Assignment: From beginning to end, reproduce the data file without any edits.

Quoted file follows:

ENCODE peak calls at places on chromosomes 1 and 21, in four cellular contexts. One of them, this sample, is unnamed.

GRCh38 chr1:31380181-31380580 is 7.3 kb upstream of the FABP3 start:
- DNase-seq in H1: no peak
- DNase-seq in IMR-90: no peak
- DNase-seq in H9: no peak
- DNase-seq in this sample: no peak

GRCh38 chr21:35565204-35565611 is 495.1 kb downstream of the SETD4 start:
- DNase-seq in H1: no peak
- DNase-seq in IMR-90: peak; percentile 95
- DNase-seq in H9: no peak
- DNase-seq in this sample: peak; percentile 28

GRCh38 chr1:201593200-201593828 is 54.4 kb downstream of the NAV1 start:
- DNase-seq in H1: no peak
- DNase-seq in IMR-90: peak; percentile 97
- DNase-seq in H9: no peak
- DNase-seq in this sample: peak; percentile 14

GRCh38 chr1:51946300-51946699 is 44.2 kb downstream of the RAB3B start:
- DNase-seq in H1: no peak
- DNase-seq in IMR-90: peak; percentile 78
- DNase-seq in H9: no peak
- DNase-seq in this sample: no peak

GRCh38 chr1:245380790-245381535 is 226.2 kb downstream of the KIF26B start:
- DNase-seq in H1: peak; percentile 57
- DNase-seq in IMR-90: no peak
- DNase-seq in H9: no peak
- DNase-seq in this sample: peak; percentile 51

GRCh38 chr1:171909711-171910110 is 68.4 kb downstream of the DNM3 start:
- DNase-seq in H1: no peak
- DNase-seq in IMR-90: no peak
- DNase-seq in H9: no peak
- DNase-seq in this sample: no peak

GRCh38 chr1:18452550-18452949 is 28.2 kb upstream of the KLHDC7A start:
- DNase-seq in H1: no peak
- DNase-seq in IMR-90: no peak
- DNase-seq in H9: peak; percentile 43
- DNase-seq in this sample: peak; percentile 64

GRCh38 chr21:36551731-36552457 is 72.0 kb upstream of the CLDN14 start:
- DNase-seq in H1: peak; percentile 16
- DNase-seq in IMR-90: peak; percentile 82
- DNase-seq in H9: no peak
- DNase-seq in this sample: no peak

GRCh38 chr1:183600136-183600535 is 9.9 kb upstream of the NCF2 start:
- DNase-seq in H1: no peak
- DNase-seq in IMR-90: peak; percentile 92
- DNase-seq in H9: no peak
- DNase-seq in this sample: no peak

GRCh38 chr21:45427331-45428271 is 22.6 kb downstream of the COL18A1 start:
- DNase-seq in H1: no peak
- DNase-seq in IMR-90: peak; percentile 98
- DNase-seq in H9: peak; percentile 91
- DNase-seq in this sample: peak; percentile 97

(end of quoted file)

ENCODE peak calls at places on chromosomes 1 and 21, in four cellular contexts. One of them, this sample, is unnamed.

GRCh38 chr1:31380181-31380580 is 7.3 kb upstream of the FABP3 start:
- DNase-seq in H1: no peak
- DNase-seq in IMR-90: no peak
- DNase-seq in H9: no peak
- DNase-seq in this sample: no peak

GRCh38 chr21:35565204-35565611 is 495.1 kb downstream of the SETD4 start:
- DNase-seq in H1: no peak
- DNase-seq in IMR-90: peak; percentile 95
- DNase-seq in H9: no peak
- DNase-seq in this sample: peak; percentile 28

GRCh38 chr1:201593200-201593828 is 54.4 kb downstream of the NAV1 start:
- DNase-seq in H1: no peak
- DNase-seq in IMR-90: peak; percentile 97
- DNase-seq in H9: no peak
- DNase-seq in this sample: peak; percentile 14

GRCh38 chr1:51946300-51946699 is 44.2 kb downstream of the RAB3B start:
- DNase-seq in H1: no peak
- DNase-seq in IMR-90: peak; percentile 78
- DNase-seq in H9: no peak
- DNase-seq in this sample: no peak

GRCh38 chr1:245380790-245381535 is 226.2 kb downstream of the KIF26B start:
- DNase-seq in H1: peak; percentile 57
- DNase-seq in IMR-90: no peak
- DNase-seq in H9: no peak
- DNase-seq in this sample: peak; percentile 51

GRCh38 chr1:171909711-171910110 is 68.4 kb downstream of the DNM3 start:
- DNase-seq in H1: no peak
- DNase-seq in IMR-90: no peak
- DNase-seq in H9: no peak
- DNase-seq in this sample: no peak

GRCh38 chr1:18452550-18452949 is 28.2 kb upstream of the KLHDC7A start:
- DNase-seq in H1: no peak
- DNase-seq in IMR-90: no peak
- DNase-seq in H9: peak; percentile 43
- DNase-seq in this sample: peak; percentile 64

GRCh38 chr21:36551731-36552457 is 72.0 kb upstream of the CLDN14 start:
- DNase-seq in H1: peak; percentile 16
- DNase-seq in IMR-90: peak; percentile 82
- DNase-seq in H9: no peak
- DNase-seq in this sample: no peak

GRCh38 chr1:183600136-183600535 is 9.9 kb upstream of the NCF2 start:
- DNase-seq in H1: no peak
- DNase-seq in IMR-90: peak; percentile 92
- DNase-seq in H9: no peak
- DNase-seq in this sample: no peak

GRCh38 chr21:45427331-45428271 is 22.6 kb downstream of the COL18A1 start:
- DNase-seq in H1: no peak
- DNase-seq in IMR-90: peak; percentile 98
- DNase-seq in H9: peak; percentile 91
- DNase-seq in this sample: peak; percentile 97